When one thinks of noise in a signal, it is generally associated with having been added in some way to the amplitude of a signal. This is not always the case.
The two sinewaves shown in Figure 1 appear similar to the same frequency and amplitude, except that the top one appears to have some noise or distortion present.
If one is overlaid on the other (Figure 2) then the noise is more apparent.
The amplitude (modulus) spectrum for both is identical, as shown in Figure 3.
However, if we look at both the amplitude and the phase spectra (Figure 4), there is a clear difference. All the noise is in the phase component!
If we were to consider the amplitude spectrum or the auto spectrum, both signals would agree, and we would not detect any difference. In this example, the added phase noise was Gaussian with a standard deviation of 15o.
If the phase noise is increased by a factor of 10 to a standard deviation of 150o then the distortion to the signal is readily observed (Figure 5). But it looks just like it was added to the amplitude.
When looking at the spectrum, all the noise is in the phase (Figure 6).
If the phase noise is decreased by a factor of 10 to a standard deviation of 1.5o then there is no apparent distortion, and the signals appear identical (Figure 7).
But, as we see in figure 8, the noise is still present in the phase spectrum. As before, the amplitude spectra appear identical.
This is not totally true as there are no observable differences in the amplitude spectra. If the amplitude spectra are plotted on a dB scale, then the noisy signal has a lower signal to noise ratio. However, the amplitude noise floor is nearly 100dB down, so if only the amplitude is being examined, it is clearly possible to erroneously conclude that the signal we know is noisy is a ‘clean’ signal.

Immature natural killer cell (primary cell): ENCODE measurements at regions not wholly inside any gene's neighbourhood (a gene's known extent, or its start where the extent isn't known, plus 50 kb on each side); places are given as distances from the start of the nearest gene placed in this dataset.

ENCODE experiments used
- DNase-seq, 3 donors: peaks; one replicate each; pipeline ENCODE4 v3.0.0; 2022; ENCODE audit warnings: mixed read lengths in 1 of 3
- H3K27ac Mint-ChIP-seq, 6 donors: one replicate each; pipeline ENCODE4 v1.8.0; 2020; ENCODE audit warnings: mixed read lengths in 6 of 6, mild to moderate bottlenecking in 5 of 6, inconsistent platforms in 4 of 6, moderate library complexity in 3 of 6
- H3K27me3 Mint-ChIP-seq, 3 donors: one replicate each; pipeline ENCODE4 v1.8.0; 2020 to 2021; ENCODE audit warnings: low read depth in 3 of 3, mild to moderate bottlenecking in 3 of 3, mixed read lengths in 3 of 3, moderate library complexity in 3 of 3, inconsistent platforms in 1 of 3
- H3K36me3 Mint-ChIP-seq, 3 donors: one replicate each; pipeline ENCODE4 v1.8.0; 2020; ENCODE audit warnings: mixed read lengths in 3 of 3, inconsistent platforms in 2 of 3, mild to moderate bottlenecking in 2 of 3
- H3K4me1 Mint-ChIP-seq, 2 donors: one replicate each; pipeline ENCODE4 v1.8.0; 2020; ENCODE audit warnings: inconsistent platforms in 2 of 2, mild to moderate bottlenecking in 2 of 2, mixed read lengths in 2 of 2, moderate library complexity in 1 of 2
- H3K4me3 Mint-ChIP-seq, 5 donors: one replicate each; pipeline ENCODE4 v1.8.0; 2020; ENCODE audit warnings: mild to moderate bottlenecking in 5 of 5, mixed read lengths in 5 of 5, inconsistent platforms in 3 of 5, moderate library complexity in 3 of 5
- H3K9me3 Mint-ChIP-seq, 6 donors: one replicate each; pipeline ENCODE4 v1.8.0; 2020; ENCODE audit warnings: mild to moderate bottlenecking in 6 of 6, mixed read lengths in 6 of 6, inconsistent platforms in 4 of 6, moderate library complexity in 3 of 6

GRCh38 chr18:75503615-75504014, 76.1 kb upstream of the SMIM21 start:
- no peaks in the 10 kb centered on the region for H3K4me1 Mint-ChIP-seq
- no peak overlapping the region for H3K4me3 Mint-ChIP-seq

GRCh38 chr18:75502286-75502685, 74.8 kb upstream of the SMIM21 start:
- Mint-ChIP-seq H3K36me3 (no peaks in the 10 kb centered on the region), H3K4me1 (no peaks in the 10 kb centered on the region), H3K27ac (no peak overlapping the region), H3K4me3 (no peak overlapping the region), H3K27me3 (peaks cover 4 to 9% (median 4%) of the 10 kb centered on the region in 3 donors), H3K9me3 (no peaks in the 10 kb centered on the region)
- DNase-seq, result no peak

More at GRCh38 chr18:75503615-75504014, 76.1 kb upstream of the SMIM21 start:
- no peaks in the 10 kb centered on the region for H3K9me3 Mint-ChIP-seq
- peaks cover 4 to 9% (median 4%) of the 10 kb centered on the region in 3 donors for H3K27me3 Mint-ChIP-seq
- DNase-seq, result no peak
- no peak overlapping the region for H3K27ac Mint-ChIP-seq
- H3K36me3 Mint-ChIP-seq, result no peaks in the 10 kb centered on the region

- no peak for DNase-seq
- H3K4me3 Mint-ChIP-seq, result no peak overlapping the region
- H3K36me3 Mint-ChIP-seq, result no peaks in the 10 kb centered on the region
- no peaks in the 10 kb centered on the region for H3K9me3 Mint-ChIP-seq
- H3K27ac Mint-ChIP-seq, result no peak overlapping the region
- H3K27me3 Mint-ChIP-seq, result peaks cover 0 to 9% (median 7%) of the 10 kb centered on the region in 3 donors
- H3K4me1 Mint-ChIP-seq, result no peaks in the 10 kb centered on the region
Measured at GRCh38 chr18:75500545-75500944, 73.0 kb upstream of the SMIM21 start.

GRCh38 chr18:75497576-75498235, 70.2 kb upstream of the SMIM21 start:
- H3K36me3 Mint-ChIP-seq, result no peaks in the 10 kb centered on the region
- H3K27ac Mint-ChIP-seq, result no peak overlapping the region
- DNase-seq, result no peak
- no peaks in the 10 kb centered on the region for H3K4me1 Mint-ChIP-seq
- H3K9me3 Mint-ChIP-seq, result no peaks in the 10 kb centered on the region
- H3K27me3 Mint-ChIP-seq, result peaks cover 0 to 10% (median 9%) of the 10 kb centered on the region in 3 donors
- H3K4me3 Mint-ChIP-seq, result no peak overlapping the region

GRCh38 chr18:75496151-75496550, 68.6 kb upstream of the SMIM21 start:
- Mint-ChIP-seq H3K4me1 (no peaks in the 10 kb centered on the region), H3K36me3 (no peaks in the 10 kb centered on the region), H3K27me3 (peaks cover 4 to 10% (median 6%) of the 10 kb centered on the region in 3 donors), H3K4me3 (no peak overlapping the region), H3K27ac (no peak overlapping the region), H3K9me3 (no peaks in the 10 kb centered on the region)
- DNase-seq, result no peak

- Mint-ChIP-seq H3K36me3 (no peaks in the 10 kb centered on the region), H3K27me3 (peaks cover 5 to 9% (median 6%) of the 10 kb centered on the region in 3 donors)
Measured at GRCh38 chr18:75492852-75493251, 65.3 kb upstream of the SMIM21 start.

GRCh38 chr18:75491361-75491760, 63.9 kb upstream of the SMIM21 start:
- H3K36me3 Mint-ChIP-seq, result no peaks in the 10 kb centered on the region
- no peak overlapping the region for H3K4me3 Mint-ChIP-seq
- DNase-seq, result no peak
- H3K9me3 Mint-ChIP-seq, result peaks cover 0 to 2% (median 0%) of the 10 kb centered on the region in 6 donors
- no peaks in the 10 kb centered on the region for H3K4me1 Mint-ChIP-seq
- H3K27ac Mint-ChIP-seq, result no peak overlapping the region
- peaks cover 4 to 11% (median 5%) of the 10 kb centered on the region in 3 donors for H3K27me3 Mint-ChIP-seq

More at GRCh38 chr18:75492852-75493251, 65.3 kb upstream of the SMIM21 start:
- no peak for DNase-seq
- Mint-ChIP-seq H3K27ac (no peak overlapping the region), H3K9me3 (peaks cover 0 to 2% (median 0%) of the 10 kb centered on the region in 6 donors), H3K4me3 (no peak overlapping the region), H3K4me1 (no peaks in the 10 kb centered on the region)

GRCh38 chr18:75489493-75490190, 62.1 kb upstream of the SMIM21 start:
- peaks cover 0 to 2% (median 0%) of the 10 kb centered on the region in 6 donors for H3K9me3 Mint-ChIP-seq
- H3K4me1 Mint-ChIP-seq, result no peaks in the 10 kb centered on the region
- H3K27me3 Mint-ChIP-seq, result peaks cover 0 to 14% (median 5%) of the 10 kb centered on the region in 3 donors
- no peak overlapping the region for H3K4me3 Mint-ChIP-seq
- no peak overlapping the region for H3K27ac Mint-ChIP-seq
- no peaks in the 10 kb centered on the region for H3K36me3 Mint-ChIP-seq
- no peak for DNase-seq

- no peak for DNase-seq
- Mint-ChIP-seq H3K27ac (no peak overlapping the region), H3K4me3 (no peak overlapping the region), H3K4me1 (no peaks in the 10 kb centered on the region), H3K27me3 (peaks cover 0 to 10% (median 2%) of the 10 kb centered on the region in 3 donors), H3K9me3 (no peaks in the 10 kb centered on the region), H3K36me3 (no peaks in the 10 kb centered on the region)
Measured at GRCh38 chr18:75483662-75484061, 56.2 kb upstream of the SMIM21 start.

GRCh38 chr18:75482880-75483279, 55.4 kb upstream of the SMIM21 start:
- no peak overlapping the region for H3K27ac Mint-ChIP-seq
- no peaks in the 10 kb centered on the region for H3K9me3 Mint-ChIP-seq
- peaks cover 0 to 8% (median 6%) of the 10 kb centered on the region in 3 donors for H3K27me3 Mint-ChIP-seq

A change in phase in the frequency domain is, of course, a time delay in the time domain. The general equation of a sinewave is usually written in the form
where is the amplitude, is the frequency and is the phase in radians. If the phase is time-varying then it is better to write this in the form
We may of course write it in the form
where it is now easily recognised as a time delay.
What would cause such a signal? One possibility is that in a sampled data system, the sample rate clock was behaving erratically. This would not have been uncommon in the last century but is very unlikely now. A more likely possibility is if the sampling rate is controlled by, say, an optical tachometer and the tachometer is itself mounted on a vibrating structure. This will impose the equivalent of a time delay. The nature of the delay is, of course, dependent on how the tachometer is vibrating. Rather than being random, it is probably more likely to introduce phase modulation. A quite severely phase modulated signal (blue) and the ideal pure sine wave (red) are shown in Figure 9 below.
The result looks similar to the random phase effect. However, the phase-modulated signal frequency spectrum is very different from that of a random phase signal. In the example shown here, the main carrier is at 64Hz, and the phase modulation is occurring at 170Hz.
Figure 11 shows that the phase is very clean and we have three significant frequencies in the amplitude spectrum at 64Hz, 106 Hz and 234Hz. The 234Hz signal is simply the sum of 64 and 170, and the 106Hz peak is the difference. There are no phase changes at 106Hz and 234Hz but there are phase changes with no significant amplitude change at 276, 404, 616 and 744 Hz. These latter frequencies may be recognised as
276 = (2*170-64), 404 = (2*170 + 64), 616 = (4*170-64) and 744 = (4*170 + 64).
Another possible cause is that the medium through which the signal travelled was subject to some rapid random variations. For example, the speed of sound changes as the absolute temperature, so if the temperature was fluctuating very rapidly, then phase distortion could occur. Perhaps a sound wave travelled through the hot vortex of an exhaust.